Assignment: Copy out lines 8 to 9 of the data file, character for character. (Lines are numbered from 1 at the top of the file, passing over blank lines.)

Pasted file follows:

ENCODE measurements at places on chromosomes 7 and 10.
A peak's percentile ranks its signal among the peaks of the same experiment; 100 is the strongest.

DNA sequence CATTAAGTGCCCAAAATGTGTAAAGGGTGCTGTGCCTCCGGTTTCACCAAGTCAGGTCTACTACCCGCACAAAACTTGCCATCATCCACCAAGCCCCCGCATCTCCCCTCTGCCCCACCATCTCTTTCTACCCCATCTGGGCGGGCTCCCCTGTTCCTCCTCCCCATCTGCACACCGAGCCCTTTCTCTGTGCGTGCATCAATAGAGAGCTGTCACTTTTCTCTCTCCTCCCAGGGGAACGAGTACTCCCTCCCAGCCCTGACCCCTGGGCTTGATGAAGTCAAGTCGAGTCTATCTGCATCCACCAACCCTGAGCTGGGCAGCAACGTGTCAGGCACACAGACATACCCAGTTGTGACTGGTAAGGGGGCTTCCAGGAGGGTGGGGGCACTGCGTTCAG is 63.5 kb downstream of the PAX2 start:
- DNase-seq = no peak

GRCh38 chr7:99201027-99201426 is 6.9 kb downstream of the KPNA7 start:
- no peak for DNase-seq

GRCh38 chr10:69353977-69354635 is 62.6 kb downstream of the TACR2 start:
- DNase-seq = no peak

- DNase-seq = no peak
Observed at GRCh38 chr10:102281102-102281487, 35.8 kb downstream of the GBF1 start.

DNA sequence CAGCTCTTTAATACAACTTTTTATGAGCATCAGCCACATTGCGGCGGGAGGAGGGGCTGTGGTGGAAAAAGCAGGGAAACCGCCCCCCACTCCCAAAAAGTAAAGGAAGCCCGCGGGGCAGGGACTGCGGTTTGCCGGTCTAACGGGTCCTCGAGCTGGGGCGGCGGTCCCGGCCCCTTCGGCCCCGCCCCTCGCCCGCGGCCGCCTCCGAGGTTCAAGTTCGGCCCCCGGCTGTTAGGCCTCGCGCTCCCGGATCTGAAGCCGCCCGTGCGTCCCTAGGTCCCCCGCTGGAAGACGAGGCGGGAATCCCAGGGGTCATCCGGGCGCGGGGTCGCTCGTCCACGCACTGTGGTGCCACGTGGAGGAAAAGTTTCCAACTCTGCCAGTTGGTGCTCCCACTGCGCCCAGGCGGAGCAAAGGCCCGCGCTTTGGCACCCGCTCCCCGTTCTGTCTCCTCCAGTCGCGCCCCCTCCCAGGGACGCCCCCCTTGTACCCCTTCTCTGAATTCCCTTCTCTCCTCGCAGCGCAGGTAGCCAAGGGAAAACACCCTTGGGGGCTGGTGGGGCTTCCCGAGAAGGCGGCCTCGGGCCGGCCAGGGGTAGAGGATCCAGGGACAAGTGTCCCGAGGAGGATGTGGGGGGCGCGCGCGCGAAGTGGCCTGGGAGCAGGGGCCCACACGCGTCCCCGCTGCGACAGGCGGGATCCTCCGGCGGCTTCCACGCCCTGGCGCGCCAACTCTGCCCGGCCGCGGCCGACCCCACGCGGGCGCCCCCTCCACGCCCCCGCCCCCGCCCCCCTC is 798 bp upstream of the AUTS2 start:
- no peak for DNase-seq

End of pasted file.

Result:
- DNase-seq = no peak

- DNase-seq = no peak